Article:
We left Friday morning with our donuts and coffee in hand. Yes, he got a caramel latte, even though we had four hours of driving before our first stop. We also had Harry Potter and the Sorcerer’s Stone on tape, so life was good.
The hot air and warm breezes caressed our skin when we climbed out of the car in Lone Pine. Kobe read the No Trace Left Behind placards at the ranger station so he could better appreciate his responsibilities and privilege in visiting wild places. We then walked around the topographical map so he could better understand the majestic landscape around us. After looking through the telescope at Mt. Whitney’s impressive height, he decided a drive up closer was in order.
First we stopped at the climbing store so Kobe could get four feet of rope to learn knots as we drove up Whitney Portal. Spring thaw made a gorgeous waterfall and we both delighted in the pine forest scent.
Next we crossed the valley to the White Mountains and the Bristlecone National Forest. At 9,000 feet elevation, Kobe, who is prone to altitude sickness, had to stop occasionally while we walked around the 4,000-year-old trees with their twisted trunks and smooth-looking bark. He talks so openly during these one on one times. I rubbed his head to prolong the moment while he shared his thoughts.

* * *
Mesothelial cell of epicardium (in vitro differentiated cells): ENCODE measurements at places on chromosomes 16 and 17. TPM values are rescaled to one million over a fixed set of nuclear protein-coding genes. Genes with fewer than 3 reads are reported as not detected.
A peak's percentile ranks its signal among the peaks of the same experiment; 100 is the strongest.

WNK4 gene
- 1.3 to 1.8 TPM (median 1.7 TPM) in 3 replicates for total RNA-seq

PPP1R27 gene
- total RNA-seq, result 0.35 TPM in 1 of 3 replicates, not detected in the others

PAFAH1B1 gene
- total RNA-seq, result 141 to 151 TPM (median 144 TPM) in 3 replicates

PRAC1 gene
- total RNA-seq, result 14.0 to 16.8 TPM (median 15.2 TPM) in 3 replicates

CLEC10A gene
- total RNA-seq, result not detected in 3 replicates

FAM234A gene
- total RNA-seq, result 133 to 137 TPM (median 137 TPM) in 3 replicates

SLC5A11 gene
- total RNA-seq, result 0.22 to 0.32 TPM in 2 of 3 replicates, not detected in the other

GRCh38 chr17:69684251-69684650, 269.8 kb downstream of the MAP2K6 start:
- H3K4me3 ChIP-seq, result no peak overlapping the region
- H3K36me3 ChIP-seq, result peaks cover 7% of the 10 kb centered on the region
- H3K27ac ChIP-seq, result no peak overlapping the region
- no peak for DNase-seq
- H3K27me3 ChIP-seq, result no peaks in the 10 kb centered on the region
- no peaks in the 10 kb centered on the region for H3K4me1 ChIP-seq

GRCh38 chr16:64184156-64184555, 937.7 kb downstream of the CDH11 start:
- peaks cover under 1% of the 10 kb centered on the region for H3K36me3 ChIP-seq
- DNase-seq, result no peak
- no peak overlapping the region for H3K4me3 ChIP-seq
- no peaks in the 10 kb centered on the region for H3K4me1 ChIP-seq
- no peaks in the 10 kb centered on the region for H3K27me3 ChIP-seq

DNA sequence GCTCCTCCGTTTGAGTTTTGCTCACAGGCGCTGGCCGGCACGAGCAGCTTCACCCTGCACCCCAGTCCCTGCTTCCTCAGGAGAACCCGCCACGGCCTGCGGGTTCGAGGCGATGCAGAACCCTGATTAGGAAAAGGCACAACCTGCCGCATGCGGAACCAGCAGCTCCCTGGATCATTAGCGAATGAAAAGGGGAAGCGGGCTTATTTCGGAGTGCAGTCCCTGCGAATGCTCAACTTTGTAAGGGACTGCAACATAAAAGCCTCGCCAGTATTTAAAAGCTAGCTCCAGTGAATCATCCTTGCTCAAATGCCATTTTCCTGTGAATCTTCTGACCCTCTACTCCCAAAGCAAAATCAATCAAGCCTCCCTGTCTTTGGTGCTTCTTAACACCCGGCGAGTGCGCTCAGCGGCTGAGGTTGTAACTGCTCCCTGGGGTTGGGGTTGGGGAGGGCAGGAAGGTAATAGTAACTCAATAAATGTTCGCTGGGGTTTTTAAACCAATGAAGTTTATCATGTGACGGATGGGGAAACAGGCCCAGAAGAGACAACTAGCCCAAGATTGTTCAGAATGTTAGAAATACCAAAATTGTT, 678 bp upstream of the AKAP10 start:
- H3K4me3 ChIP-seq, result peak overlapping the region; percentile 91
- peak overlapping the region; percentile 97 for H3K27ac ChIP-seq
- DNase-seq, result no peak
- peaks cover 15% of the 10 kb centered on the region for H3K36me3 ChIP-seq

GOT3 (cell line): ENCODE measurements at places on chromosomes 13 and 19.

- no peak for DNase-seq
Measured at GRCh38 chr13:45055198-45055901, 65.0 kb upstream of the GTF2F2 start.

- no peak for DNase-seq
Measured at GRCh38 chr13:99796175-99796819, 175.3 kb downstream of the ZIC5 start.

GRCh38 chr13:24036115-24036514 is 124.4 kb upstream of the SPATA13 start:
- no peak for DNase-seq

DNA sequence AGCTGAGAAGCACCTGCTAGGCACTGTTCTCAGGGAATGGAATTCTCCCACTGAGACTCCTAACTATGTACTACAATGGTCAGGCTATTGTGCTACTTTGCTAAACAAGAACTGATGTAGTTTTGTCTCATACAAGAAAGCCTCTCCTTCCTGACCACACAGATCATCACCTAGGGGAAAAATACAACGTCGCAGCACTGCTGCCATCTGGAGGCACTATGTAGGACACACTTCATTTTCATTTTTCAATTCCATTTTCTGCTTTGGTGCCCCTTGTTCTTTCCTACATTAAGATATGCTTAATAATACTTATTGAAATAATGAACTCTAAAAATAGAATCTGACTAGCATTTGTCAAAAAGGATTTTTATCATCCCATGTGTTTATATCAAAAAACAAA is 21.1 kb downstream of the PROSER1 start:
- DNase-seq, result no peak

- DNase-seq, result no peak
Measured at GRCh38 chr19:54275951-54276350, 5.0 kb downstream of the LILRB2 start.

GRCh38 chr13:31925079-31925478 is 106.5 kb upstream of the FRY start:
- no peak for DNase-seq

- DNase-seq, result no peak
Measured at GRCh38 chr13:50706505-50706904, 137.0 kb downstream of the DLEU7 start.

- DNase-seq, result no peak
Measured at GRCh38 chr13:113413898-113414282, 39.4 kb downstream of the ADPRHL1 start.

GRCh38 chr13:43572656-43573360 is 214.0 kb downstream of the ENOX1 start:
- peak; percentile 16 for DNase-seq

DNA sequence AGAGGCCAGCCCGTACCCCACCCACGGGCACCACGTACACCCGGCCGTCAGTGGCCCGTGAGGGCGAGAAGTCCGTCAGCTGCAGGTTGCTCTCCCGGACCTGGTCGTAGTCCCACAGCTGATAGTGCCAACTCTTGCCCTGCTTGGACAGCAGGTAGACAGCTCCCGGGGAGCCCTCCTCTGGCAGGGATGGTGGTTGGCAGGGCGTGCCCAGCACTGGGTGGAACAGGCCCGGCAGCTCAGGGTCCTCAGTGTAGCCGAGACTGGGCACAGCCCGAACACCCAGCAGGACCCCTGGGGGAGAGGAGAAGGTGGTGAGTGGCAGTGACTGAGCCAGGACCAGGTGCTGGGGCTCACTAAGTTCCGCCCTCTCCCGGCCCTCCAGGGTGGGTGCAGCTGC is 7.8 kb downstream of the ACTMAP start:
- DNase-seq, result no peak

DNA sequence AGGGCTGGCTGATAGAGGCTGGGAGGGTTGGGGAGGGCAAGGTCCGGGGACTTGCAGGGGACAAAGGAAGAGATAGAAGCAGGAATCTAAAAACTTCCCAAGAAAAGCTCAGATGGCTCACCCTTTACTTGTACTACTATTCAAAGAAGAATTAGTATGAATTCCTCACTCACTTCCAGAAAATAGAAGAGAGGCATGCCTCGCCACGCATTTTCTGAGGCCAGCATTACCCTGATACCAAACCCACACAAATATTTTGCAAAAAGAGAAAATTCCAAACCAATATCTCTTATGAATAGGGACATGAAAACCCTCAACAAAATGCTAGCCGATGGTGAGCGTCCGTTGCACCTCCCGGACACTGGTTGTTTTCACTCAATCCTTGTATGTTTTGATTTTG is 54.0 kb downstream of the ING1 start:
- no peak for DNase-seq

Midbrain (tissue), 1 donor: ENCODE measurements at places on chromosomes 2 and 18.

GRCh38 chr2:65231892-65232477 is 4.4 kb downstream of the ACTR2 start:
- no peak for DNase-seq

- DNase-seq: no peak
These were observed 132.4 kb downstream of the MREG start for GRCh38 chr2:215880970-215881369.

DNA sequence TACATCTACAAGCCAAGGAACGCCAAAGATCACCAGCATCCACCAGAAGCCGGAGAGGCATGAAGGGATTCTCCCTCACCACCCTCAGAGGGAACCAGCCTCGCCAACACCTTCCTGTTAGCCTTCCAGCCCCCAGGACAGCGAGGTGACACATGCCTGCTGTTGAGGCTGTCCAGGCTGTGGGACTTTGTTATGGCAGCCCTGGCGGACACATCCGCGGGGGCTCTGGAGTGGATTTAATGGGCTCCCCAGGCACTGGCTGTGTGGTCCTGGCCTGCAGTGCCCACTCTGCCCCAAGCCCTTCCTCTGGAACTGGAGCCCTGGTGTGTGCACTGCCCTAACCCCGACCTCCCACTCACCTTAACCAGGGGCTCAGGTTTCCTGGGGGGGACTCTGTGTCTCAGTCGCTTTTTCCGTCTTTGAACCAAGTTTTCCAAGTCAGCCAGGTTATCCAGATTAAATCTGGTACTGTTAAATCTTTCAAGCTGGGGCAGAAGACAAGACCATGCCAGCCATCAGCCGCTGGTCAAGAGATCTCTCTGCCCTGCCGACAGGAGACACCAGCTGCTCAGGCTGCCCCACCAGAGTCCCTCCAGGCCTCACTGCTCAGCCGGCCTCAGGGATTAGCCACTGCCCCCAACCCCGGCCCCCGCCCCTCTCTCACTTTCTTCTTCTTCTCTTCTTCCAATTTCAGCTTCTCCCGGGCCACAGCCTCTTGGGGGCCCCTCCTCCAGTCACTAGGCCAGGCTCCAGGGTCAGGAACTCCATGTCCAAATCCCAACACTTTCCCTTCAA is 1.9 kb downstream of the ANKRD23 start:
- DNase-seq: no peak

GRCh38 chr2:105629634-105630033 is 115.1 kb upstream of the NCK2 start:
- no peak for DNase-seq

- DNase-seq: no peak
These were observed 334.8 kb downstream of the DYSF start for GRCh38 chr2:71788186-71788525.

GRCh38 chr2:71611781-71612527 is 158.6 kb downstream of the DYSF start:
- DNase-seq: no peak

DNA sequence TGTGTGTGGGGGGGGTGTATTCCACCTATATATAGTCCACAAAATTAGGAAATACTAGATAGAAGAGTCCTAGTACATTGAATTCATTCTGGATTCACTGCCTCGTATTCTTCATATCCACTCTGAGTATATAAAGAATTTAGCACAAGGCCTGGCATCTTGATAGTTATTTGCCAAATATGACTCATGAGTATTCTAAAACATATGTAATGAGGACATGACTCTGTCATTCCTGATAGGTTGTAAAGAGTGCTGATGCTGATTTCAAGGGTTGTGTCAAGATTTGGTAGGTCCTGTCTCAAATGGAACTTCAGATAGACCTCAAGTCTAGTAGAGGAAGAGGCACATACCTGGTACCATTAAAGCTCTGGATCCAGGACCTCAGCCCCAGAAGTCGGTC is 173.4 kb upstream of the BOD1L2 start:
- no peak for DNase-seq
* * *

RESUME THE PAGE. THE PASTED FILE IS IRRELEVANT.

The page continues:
We decided to brave a different route down the mountain, rather than the curvy road we had taken up. I sort of ignored the 4-Wheel Drive only sign, putting my faith in all wheel drive. Famous last thoughts! The 11-mile road steep descent was covered in rocks that defied traction, sharp hair-pin turns and sheer cliffs. It’s an adventure we said, bravely. “Yeah, the kind that’s best after you arrive safely,” Kobe added. We played Red Hot Chili Peppers to distract us, but after the scent of our brakes being overworked permeated the air, I threw it into first gear and we surrendered to the stress and white-knuckled it in silence.
Finally it leveled out, but the adventure was not over. Six creeks turned into puddles intersected the road. We splashed through whooping it up as we went. But honestly, I was never so glad to drive on pavement!
As the sun faded we arrived at our campsite in Mammoth Mountain. Kobe started the fire while I set up the tent. We ate our s’mores under a waxing moon and towering pine trees. Day one of the adventure at its end.
I have a work meeting in one hour. So for the first time ever, I washed my car of its well-earned dirt within 24 hours of arriving home. And now I must wash out the woodsmoke from my hair. But I will take time to unravel the sweet memories of the rest of this adventure.